Your Run/Our Law Day 5K: Saturday, July 9

16 CITATIONS - June 2016

By Bill Grewe

Giants come in all sizes. You are looking at one, above. A 23-year-old runner, Bobbi Gibb, is seen approaching the finish line of the 1966 Boston Marathon. She hid out in bushes near the starting line. When about half the runners had left the pen, wearing a hooded sweatshirt, she made a break, beginning the course at the start. No woman had ever run the Boston. It was simply not permitted.

Gibb was on no great mission. She was not part of a movement. There was no support team. There was no prize to claim or record to break. When asked why she did what she did — run America's oldest and foremost marathon and road race, the Boston Marathon — she said, "it was time." The photograph captures puzzled expressions. A woman running the Boston Marathon? Seemingly stunned and uncertain, there is no group at the ready to welcome Gibb at the finish. What is Gibb wearing? Weren't there running clothes for women? Women's running shoes? There were not. The shorts were her brother's. The shoes were standard white American Red Cross nurse issue. This writer remembers 1966, which means he is either old (true), or it was not that long ago (also true). In 1966, women did not work at McDonalds. Too rough. Women were not hired to work as grocery store baggers. Too physical. If a woman wanted a job, she thumbed through the classifieds and responded to ads seeking "Girl Friday." But to Gibbs' surprise, her fellow runners that spring morning were supportive, giving her the confidence to discard her sweatshirt.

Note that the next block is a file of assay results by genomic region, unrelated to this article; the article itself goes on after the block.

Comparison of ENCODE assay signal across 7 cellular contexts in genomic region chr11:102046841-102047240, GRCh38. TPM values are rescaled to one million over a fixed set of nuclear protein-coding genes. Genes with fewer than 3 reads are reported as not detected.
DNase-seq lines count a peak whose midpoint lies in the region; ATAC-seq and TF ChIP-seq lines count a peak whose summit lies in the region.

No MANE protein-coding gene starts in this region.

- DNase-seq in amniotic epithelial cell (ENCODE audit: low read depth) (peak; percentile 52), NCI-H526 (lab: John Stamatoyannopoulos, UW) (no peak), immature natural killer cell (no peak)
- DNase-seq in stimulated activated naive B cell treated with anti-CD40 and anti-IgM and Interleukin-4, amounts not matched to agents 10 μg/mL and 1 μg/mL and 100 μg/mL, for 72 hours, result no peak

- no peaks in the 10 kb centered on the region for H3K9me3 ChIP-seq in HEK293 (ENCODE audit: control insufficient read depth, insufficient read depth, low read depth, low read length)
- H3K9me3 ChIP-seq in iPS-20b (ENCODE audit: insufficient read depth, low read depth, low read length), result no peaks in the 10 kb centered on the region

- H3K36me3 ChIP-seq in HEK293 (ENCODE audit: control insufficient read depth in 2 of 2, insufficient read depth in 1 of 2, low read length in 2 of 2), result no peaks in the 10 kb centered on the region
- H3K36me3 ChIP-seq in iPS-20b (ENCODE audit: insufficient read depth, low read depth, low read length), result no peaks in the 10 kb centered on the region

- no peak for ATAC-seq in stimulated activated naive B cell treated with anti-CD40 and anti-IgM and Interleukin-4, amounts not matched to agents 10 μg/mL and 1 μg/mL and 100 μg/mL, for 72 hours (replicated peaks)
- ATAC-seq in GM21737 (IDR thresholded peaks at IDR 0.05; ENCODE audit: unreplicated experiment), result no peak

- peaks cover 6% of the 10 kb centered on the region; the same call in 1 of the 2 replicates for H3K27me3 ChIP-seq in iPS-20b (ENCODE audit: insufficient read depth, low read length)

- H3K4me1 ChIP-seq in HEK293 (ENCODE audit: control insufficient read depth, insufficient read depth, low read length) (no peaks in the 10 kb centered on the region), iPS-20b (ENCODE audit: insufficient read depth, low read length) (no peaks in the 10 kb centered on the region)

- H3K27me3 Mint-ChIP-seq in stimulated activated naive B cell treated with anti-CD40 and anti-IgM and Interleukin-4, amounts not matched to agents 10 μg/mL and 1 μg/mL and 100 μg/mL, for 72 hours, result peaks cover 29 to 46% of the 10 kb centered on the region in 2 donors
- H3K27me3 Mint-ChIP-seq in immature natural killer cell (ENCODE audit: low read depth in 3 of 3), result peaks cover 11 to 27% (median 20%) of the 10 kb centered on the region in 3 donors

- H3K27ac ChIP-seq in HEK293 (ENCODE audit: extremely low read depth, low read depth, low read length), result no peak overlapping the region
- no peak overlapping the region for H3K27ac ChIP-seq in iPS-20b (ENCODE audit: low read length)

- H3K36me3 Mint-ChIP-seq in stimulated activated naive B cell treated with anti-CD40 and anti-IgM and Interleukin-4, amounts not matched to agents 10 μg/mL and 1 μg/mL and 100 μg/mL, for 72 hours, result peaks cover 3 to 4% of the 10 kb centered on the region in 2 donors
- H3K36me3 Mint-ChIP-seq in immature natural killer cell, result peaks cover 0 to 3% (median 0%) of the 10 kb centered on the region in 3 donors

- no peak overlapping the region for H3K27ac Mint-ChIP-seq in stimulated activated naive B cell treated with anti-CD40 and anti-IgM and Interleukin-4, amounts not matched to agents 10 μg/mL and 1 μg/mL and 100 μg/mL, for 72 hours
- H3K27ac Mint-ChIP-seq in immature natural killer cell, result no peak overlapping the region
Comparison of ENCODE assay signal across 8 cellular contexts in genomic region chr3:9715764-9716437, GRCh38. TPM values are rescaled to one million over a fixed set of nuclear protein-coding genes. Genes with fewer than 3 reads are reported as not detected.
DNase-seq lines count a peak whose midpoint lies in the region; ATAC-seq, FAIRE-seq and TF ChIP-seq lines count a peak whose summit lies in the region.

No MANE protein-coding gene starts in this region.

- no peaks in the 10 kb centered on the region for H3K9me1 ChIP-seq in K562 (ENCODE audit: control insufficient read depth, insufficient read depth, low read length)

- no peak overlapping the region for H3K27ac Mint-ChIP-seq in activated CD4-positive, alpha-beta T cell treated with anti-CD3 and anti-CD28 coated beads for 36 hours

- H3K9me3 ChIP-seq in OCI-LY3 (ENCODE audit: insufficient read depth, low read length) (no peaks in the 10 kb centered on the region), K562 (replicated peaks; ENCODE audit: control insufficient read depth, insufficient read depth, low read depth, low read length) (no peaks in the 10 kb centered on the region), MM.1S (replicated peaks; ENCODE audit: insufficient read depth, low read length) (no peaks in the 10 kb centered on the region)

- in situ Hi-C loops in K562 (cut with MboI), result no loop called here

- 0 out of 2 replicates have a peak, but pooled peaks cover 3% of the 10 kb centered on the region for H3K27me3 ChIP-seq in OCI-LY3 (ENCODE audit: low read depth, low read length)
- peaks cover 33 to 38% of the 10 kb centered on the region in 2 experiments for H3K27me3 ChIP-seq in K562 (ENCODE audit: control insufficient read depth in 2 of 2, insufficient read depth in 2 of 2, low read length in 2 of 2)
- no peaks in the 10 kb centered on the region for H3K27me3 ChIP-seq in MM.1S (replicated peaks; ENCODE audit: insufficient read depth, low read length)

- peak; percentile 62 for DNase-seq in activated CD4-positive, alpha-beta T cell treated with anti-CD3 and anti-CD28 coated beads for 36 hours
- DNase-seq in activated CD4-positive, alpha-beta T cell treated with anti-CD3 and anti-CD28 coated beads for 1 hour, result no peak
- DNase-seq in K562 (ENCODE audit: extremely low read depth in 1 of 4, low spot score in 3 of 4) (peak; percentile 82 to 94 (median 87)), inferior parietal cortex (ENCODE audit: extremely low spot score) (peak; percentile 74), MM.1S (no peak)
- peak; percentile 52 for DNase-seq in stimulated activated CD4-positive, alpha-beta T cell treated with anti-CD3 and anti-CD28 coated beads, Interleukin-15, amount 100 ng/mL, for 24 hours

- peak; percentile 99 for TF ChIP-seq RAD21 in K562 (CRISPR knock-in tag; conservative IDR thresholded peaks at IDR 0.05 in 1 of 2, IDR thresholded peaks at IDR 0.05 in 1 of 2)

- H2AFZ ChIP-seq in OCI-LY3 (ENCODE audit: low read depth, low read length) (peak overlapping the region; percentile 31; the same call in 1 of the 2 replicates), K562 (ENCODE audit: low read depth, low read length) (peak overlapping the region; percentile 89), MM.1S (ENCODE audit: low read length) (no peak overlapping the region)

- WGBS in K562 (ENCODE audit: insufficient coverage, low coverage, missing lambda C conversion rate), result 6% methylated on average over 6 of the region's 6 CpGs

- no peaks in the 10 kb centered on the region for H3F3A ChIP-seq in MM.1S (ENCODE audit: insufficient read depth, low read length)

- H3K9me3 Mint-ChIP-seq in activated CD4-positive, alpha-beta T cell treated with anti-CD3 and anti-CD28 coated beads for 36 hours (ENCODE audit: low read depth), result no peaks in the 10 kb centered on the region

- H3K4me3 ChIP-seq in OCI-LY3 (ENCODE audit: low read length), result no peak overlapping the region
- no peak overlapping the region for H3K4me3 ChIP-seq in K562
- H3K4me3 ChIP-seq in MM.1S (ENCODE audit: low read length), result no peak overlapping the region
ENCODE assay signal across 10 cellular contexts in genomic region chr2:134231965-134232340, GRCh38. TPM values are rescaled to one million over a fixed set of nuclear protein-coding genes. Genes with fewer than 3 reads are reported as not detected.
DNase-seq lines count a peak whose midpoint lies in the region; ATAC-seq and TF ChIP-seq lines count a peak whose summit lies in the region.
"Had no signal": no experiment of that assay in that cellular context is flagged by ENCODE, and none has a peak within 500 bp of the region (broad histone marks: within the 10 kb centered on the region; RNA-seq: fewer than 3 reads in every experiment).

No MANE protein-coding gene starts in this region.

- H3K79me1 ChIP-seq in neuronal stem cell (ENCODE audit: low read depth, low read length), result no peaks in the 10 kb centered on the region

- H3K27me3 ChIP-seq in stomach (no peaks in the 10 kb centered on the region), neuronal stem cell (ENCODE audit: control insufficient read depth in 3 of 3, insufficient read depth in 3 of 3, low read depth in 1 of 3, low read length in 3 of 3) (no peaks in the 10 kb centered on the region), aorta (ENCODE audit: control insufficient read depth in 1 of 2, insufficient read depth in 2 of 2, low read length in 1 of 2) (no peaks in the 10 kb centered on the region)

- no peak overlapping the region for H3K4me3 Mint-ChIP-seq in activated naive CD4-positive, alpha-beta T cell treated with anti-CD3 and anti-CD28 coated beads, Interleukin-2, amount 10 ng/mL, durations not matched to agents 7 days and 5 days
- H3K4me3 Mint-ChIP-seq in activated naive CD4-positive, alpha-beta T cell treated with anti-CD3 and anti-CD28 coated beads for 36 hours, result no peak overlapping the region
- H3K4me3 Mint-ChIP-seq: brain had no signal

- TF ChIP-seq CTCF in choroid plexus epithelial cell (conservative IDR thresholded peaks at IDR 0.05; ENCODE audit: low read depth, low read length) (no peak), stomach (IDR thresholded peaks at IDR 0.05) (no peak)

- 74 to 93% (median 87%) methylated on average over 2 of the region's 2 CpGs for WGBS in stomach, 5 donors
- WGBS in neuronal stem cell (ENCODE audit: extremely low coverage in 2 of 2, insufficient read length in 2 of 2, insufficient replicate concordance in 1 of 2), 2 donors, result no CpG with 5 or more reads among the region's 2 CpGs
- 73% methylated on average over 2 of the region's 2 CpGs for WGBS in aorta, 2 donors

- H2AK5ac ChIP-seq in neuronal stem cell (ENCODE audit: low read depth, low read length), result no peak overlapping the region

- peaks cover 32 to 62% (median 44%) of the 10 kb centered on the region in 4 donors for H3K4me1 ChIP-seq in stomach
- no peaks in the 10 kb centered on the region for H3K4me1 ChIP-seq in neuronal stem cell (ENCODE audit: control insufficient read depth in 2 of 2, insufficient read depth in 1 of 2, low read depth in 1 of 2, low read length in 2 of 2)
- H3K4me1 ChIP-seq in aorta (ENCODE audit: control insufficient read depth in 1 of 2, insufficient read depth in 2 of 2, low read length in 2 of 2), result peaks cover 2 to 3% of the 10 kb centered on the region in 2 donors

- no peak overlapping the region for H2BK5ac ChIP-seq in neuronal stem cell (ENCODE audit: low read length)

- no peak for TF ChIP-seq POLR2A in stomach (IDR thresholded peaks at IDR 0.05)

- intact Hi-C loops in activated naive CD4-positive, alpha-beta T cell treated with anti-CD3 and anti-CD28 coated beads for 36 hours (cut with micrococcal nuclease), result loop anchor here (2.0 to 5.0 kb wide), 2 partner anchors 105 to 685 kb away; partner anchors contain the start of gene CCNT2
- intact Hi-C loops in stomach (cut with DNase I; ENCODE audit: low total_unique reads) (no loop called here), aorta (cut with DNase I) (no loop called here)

That was the world of the bushes from which young Bobbi Gibb stepped on April 19, 1966. If officials could have grabbed her and pulled her off the course, they would have. There is a rather famous photo from the following year's race of an official chasing a registered female runner who signed up using just her first and middle initials to hide her sex. It was too late. Try as they might, they could not put the Bobbis back in the bushes.

When word spread that a woman was on the course, Massachusetts Governor John Volpe, smart politician that he was, hustled to the finish line to congratulate Gibb. We have our own modest run each year, our Law Day 5k that Joe Strohman of Ferguson Case Orr Paterson LLP and a crew of volunteers put together each year. It is run at Ventura Community Park on Kimball at the 126. If you haven't given it a try, let this be the year. The run has a relaxed feel to it. Festive. The course is two times around the park, but no one is counting. Walkers participate. It is just a nice way to spend a summer Saturday morning. Please come out if you can and have a look. July 9, 2016. Runsignup.com, or see the flyer. This year, more than 13,000 women competed in the Boston Marathon. The Grand Marshal who saw the runners off? UC San Diego grad Roberta Louise Gibb, of course. Oh, her time in 1966... three hours, 21 minutes and 40 seconds. Wow.